by Hugh Hunter
“An Empty Plate in the Cafe du Grand Boeuf” (1994) by area playwright Michael Hollinger, a former Mt. Airy resident who now lives in Wyncote, is now running at Old Academy Players in East Falls. It is 1961, and Victor is an aging journalist who uses his wealth to keep up a four-star restaurant in Paris where he is the only customer.
The play’s dramatic premise is absurdly simple: Victor shows up to announce he is committing suicide by starvation. To kick off his plan, he orders the cafe staff to prepare a seven-course dinner for him, then serve it in the form of empty plates.
Head waiter Claude (Paul Muscarella) obliges, yet tries to tease Victor back to life. He has Victor savor the aromas from the serving trays and gives mouth-watering descriptions of all the dishes — rabbit consomme, pheasant with truffles, creme brulee. I wanted to eat it myself, but Victor will have none of
Arnie Feldman is convincing as Victor. This is a mixed blessing as you then get to spend 90 uninterrupted minutes in the company of a man so world-weary he seems to have to drag himself through the night.
Course by course, Victor tells you about his life. Disappointed in love, he has become a kind of professional expatriate who idolizes Ernest Hemingway. Indeed, in a loopy way Victor quotes Hemingway to sum up his every experience, and the thought occurs that in some sense he may be dead already.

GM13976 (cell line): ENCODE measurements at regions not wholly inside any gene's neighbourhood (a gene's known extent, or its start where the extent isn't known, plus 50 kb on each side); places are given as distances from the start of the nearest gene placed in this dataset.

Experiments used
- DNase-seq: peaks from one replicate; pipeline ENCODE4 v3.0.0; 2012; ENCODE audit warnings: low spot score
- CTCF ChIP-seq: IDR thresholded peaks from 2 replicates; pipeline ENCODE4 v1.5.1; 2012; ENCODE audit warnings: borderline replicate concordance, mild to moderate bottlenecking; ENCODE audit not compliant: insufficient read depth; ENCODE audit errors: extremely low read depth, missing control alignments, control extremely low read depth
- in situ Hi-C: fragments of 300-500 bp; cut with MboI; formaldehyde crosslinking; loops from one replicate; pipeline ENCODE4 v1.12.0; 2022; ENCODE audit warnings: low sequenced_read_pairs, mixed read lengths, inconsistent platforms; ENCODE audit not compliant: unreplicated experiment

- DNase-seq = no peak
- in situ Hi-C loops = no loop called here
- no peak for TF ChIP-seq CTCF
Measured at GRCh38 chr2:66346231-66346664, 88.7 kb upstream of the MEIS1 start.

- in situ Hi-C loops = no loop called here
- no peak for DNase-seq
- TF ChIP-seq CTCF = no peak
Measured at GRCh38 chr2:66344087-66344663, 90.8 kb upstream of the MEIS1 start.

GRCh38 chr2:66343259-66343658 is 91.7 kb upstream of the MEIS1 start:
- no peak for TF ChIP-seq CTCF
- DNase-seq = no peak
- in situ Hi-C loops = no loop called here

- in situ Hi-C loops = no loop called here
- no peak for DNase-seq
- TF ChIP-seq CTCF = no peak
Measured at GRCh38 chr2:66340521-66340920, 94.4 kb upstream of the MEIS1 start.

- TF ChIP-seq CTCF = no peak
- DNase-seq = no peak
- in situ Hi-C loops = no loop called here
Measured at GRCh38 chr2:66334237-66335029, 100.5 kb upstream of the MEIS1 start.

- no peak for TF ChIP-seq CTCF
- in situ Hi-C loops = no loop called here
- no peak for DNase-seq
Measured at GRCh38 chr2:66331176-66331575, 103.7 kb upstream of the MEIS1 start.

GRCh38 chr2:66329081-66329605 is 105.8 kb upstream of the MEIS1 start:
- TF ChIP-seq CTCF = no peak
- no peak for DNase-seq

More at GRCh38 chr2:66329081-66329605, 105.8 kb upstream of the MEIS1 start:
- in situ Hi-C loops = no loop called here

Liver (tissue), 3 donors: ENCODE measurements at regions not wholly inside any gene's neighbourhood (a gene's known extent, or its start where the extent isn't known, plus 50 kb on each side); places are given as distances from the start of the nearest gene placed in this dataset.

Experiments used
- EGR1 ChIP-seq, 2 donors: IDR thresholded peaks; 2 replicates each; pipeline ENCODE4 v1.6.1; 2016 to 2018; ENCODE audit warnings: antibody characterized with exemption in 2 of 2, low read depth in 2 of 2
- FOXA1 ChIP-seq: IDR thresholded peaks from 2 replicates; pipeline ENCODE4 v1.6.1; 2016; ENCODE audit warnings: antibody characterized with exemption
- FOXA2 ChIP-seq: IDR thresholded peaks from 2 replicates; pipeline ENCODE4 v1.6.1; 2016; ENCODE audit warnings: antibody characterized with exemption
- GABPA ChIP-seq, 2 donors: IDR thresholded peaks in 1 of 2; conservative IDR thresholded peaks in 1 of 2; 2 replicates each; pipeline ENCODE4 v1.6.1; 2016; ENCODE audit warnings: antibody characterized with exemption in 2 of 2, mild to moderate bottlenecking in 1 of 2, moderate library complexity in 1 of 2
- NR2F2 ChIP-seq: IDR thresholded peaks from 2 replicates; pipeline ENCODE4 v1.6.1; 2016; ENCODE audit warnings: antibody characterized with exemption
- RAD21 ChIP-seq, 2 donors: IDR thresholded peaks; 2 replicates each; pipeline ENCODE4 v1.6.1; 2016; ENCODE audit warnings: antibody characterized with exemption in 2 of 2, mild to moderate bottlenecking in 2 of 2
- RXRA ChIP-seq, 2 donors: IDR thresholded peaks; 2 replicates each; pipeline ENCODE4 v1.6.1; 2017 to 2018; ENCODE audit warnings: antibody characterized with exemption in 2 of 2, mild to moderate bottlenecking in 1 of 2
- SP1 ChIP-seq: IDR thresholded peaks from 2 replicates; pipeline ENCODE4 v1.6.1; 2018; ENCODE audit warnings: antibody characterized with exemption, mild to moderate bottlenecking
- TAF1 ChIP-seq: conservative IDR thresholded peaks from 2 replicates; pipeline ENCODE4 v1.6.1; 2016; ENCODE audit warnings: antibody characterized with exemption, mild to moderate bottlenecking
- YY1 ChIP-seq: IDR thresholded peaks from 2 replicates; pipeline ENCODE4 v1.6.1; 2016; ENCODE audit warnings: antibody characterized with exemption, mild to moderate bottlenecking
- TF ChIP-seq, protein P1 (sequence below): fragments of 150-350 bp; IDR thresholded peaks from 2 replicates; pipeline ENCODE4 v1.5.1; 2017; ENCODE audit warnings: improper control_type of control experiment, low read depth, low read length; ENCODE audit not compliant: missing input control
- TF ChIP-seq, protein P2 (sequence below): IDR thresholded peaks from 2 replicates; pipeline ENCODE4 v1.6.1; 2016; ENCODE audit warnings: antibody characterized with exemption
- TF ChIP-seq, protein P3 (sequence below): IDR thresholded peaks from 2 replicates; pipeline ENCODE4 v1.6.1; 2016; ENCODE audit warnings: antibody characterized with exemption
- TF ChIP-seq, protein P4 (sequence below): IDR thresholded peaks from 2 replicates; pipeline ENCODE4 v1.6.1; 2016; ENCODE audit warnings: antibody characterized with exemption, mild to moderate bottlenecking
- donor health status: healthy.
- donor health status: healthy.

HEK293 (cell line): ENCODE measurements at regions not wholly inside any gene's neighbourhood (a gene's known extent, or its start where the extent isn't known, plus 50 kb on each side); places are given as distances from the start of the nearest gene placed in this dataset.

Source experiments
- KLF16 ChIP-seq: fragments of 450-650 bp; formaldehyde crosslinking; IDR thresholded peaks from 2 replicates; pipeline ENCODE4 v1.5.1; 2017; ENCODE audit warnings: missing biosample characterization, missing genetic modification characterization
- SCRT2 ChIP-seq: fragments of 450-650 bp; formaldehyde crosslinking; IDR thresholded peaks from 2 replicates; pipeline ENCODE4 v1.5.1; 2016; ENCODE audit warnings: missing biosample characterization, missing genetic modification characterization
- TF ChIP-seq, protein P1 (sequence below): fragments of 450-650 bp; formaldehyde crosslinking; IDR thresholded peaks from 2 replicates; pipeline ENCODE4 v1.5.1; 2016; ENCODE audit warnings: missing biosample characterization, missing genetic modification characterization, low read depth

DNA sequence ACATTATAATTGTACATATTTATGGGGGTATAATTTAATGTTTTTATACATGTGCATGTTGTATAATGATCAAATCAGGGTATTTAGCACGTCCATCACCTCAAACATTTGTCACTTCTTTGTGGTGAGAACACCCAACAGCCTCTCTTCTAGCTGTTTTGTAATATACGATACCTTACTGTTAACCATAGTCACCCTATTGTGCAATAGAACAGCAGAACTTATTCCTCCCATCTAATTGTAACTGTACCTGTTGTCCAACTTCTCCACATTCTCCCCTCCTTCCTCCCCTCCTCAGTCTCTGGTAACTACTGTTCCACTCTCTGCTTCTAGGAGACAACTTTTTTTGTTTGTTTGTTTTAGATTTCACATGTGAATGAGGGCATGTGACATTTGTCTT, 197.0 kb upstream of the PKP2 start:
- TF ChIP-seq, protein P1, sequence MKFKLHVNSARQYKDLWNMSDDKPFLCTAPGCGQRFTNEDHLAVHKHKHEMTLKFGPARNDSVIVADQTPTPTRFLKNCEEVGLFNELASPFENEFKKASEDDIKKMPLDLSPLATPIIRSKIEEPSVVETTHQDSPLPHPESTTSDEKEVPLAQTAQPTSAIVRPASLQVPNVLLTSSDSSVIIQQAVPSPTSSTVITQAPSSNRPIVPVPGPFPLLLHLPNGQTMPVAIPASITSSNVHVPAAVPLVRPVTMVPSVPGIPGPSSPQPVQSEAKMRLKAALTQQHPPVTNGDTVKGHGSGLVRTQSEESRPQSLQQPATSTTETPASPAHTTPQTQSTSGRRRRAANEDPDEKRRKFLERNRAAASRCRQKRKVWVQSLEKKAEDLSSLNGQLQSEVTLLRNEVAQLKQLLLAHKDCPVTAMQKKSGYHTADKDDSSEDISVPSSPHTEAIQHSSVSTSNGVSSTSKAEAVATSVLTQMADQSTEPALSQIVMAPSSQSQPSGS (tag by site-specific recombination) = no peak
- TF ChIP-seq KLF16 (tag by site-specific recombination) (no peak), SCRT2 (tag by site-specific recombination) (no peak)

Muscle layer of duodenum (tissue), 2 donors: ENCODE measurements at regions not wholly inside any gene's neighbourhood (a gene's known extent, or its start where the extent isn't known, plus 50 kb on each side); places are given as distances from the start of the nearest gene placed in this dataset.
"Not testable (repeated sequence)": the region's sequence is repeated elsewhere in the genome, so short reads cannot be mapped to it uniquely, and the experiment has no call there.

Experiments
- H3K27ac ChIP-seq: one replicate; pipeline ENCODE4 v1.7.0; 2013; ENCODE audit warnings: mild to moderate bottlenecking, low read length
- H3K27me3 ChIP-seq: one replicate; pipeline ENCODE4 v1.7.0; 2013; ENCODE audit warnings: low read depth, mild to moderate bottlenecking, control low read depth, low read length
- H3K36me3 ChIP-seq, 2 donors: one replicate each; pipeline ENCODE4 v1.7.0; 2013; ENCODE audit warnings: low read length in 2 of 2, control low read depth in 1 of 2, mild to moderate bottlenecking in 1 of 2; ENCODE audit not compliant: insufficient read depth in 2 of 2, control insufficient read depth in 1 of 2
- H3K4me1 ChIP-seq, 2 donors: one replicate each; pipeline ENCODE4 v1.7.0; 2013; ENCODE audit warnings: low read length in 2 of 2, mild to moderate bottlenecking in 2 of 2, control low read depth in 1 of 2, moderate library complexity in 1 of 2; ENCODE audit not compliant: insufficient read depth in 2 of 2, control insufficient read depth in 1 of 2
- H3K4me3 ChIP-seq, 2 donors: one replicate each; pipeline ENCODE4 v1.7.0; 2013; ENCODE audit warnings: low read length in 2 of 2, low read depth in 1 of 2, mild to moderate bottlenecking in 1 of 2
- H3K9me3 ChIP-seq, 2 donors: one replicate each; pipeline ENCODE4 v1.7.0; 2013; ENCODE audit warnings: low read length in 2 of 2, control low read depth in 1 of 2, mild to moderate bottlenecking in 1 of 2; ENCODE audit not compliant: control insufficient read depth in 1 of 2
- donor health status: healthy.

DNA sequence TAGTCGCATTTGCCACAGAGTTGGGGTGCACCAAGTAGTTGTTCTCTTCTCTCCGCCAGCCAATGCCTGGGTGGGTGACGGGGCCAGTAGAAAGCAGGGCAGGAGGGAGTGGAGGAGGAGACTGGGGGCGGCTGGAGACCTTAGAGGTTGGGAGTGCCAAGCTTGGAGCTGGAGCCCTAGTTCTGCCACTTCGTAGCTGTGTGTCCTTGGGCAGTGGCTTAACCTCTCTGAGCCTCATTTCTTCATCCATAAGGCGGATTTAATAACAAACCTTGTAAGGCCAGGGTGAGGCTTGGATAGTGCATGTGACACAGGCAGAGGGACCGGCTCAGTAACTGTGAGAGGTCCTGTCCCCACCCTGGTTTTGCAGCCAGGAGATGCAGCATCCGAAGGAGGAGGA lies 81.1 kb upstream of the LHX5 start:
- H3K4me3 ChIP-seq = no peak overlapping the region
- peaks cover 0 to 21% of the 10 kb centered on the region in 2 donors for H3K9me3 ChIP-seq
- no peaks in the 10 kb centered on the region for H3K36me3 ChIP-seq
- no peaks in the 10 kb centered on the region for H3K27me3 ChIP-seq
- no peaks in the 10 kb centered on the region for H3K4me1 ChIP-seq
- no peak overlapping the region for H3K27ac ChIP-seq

In between plates, the cafe staff slip in their own sad stories: Claude is a closet homosexual. His wife, Mimi (Shari Lewis), feels lovelorn. Chef Gaston (Elliott Rotman) is hopelessly in love with Mimi. Antoine (Brian Weiser) is a stuttering, kazoo-playing artist manque, and Victor’s girlfriend, Miss Berger (Terri Bateman), pops in with her own tragic tale. The result is a ragout of lost souls.
The Old Academy production is zesty. I loved the understated absurdity of the cafe decor (lots of empty picture frames on the wall). Director William H. Peterson makes good use of lights to coax some dramatic accents into the business,
and his cast gets you to look sympathetically upon the characters.
But the theme of “An Empty Plate” remains a puzzle to me. I could not get any sense of “what it meant” because it felt so confused at the basic level of genre and tone. It comes across as a conflicting potpourri of ingredients — TV sitcom, cerebral satire, horseplay and farce, absurdist theater — that
continually elbow each other off the stage.
I could feel the energy of the Old Academy production. But it is a challenge to stage something that lacks an essential direction, and “An Empty Plate” may leave you feeling a little hungry.
Old Academy Players is located at 3540-44 Indian Queen Lane. “An Empty Plate in the Cafe du Grand Boeuf” will run through Jan 30. Reservations at 215-843-1109.
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